A Brief Survey Of The Most Glorious Redheads In Art History

Or, all the women in famous paintings who have better hair than you.

If a bias against redheads is real, the gingers of art history have a few things to say:




"I'm still sleeping, but my hair is on point."
(Gustav Klimt, "Danae," 1907-1908)


"I will murder you if one splash of water hits my mane."
(John William Waterhouse, "The Lady of Shalott," 1888)


"I love my strawberry blonde hair so much it hurts."
(José de Ribera, "Magdalena," circa 1638-1640)


"This is how I feel about your redhead bias."
(James Tissot, "Seaside," 1878)


"My thumbs-up is for all the gingers out there."
(Edgar Degas, "Dancers," 1900)


"Excuse me, my flowing red locks are up here."
(Bacchiacca, "Sibyl," circa 1525-1550)


"Look deeply into my top bun and tell me red hair isn't the best."
(Paul César Helleu, Portrait of Alice Guérin, 1900)


"Red hair? Check. Orange tabby? Check check."
(Franz Marc, "Akt mit Katze Français," 1910)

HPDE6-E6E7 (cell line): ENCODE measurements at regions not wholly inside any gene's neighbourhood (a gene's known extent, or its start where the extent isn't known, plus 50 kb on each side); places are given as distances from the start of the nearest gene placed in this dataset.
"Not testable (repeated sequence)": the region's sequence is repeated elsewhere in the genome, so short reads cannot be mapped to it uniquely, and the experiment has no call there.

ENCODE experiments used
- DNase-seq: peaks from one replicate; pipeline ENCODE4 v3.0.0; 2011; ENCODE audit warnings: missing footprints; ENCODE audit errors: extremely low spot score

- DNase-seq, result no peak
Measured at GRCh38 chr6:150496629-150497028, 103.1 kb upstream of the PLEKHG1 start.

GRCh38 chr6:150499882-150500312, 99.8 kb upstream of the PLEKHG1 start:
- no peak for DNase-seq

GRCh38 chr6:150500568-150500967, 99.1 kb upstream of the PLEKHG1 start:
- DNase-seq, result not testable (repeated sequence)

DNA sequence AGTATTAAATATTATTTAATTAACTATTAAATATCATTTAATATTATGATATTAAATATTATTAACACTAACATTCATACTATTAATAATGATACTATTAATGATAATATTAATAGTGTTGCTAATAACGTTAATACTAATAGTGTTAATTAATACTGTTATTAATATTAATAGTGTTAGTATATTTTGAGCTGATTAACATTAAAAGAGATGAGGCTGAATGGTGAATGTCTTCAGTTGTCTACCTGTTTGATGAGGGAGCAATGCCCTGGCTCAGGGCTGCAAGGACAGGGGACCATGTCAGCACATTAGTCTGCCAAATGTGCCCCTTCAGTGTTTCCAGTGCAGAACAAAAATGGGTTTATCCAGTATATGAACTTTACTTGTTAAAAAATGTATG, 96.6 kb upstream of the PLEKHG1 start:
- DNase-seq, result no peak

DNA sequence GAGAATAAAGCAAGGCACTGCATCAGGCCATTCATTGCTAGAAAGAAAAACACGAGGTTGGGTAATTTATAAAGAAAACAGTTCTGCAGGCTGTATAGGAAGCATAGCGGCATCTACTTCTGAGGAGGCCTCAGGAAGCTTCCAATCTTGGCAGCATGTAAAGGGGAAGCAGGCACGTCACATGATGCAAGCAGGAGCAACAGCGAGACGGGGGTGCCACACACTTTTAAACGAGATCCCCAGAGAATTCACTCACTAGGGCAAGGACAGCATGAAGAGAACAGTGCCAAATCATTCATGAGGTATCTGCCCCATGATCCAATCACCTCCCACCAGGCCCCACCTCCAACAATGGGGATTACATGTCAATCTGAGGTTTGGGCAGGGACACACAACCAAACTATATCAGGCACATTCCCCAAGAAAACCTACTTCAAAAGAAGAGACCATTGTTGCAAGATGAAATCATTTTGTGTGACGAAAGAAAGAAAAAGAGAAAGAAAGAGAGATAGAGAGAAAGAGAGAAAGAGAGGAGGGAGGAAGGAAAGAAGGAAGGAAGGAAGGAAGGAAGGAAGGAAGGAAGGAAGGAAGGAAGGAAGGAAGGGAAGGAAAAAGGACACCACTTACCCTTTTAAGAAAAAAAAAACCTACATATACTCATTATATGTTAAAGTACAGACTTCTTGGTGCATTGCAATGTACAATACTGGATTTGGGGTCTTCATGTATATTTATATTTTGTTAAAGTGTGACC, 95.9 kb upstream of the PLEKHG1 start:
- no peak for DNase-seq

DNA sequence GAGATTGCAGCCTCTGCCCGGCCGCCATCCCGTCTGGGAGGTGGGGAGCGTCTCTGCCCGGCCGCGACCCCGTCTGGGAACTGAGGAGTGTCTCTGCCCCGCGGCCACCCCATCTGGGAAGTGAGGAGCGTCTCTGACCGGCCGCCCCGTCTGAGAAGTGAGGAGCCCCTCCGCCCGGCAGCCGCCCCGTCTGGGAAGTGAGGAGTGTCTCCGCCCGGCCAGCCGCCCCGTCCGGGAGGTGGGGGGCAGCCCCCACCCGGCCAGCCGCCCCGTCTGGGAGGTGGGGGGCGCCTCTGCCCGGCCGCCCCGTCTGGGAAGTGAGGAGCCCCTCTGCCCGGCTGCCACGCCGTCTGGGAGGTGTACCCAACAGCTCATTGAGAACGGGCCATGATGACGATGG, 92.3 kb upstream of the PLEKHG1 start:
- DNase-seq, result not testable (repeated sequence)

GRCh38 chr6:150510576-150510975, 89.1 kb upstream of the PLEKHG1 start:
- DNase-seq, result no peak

"I could care less about that 'redheads shouldn't wear red' rule."
(Berthe Morisot, "Le corsage rouge," 1885)


"I dub thee ... worthy of my ginger hair."
(Edmund Blair Leighton, "Accolade," 1901)


"Oh, I didn't see you there, checking out my gorgeous red hair."
(Edvard Munch, "Lady from the sea," 1896)


"This rose has nothing on my hair."
(John William Godward, "Choris - A Summer Rose," 1902)



"If you haven't grasped the superiority of redheads yet, you cannot be helped."
(Frederick Sandys, "Mary Magdalene," circa 1858-60)


Each week, HuffPost Arts & Culture attempts to bring to light a few forgotten gems with our slightly humorous look back at art history. For past examples see hereherehereherehere and here. 


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